Unions fund bikies High Court challenge against the Newman Government's anti-gang laws
- The Courier-Mail
- January 21, 2014
The Maritime Union of Australia and a group aligning itself with the Electrical Trades Union have given $5000 and $10,000 to the United Motorcycle Council's fighting fund, The Courier-Mail reports.
MUA state secretary Mick Carr told the paper the donation was made to help bring down laws that are not restricted to bikies.
Premier Campbell Newman said union members would be rightly upset by the revelation.
"I think many hard working union members would be unhappy about their money being used to bankroll criminals,'' he wrote on Twitter.
Acting Attorney-General David Crisafulli has also attacked the move.
"While the unions support criminal gangs, we'll continue to stand up for innocent Queenslanders who have had enough of these gangs and the huge list of crimes they commit,'' Mr Crisafulli told the news paper.
The UMC has announced it will launch a High Court challenge to the bikie laws.
The Queensland Council of Unions is also considering it's own action against the laws, saying they infringe on the work rights of members linked to bikie gangs.
The bikie laws include additional jail terms for gang members who are convicted of serious crimes, and also restrict their ability to gather in public.
They also ban people with gang links from working in certain industries.
Earlier, The Courier-Mail reported unions are helping bankroll the bikies' High Court fight against a common foe - the Newman Government and its anti-gang laws.
The Maritime Union of Australia and a group aligning itself with the Electrical Trades Union have donated thousands of dollars to the United Motorcycle Council fighting fund.
The MUA, which gave $5000, and a group calling itself the "ETU Boys", which gave $10,000, are among prominent donors to a UMC war chest currently swelling by about $100,000 a month.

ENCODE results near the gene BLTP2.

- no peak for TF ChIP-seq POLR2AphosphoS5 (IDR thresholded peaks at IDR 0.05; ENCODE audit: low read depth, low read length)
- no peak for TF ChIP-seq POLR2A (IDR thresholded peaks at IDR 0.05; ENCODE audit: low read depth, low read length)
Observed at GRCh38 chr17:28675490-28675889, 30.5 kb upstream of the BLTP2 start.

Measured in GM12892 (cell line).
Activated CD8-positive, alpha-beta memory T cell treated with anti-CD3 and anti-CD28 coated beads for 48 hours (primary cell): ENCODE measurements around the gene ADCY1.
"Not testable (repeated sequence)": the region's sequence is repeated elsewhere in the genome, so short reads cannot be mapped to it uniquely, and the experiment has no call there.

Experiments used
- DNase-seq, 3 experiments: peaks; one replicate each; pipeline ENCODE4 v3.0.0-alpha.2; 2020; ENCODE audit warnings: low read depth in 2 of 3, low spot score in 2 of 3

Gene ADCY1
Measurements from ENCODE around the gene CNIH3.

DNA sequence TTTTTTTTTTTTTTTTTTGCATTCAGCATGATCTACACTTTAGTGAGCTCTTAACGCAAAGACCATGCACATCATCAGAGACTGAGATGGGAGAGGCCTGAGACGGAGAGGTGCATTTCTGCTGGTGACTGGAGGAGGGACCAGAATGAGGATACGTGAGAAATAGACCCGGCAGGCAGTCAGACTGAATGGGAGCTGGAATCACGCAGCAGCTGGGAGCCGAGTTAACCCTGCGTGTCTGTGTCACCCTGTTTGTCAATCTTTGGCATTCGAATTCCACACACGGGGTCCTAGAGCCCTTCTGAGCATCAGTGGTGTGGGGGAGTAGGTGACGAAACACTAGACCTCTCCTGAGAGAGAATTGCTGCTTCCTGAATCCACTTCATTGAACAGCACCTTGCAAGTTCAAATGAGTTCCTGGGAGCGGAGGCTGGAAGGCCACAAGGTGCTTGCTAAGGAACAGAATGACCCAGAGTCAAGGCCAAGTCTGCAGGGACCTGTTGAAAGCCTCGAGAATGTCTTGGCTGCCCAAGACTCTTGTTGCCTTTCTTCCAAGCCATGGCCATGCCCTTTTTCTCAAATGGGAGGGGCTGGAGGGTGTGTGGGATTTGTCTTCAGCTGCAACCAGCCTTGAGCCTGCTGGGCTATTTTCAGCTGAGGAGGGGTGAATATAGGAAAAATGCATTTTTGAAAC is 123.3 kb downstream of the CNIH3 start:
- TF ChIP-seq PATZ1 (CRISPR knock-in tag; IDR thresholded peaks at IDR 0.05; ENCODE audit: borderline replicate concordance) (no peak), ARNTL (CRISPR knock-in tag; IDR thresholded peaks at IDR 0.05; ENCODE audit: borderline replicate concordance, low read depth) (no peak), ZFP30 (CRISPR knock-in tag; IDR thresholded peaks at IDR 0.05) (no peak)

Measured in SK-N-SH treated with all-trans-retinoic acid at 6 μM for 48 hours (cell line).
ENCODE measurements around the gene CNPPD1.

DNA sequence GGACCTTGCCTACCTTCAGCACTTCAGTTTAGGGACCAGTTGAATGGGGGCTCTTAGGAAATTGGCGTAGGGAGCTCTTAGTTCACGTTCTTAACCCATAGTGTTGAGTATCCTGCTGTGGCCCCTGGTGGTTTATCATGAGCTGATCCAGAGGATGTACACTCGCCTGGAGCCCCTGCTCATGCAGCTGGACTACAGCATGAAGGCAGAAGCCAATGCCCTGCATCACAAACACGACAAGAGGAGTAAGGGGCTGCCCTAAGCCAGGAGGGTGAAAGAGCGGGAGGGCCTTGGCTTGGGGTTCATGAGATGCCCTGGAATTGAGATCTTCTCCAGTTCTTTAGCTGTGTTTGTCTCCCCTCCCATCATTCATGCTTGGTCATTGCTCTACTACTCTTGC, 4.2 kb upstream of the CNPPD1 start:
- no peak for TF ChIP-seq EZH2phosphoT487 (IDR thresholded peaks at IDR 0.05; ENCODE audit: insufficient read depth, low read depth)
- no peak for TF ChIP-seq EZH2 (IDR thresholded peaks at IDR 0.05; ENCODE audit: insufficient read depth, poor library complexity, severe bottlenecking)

The national arm of the Bandidos has also been forced to give $35,000 by other clubs who blamed its members for provoking the war on bikie gangs.
The Queensland Council of Unions will today consider separate legal action against laws which it considers may infringe the work rights of members linked to bikie gangs.
The ETU has already flagged its own High Court challenge of the "disgraceful" laws on behalf of members who face being stripped of trade licences despite quitting clubs.
Acting Attorney-General David Crisafulli said union members would "rightly question why their fees are bankrolling a group that includes gangs notorious for intimidation, drugs and violence".
"While the unions support criminal gangs, we'll continue to stand up for innocent Queenslanders who have had enough of these gangs," he said.
MUA state secretary Mick Carr said the union made its donation despite uncertainty about whether the new laws would target its members.
"The whole thing about the anti-association laws is they don't even mention bikies, it could be anybody … it could be me and (ETU state secretary) Peter Simpson having a beer somewhere."
Mr Simpson said the ETU had given "not one cent" to the UMC fund because "we've got our own fights to have".
The Bandidos' clashes with Finks associates and police on the Gold Coast were triggers for the crackdown.
A bikie leader said the Bandidos in Melbourne had stumped up on behalf of local members who had mostly either quit the club or were kicked out.
"The clubs said no one's chucking in nothing until the Bandidos throw in first because we're defending them," he said.
"They realised that everyone was dirty on them and they've said they're going to get on board ... then we took it one step further and said, talk's cheap, we're not chucking in a cent until youse chuck in first. So they did.
"It's just ridiculous what they've done; everyone knows that, even their own members know that.
That's what got us all tarred with the same brush."
Mr Crisafulli said the Labor Party needed to "decide whose side it's on: Queenslanders or the gangs".
"(Opposition leader) Annastacia Palaszczuk supported our laws in Parliament then got cold feet and … now her union mates are funding a group that includes criminal gangs," he said.
The UMC, chaired by senior Hells Angel Mark Nelms, represents clubs (bar the Bandidos) deemed criminal organisations.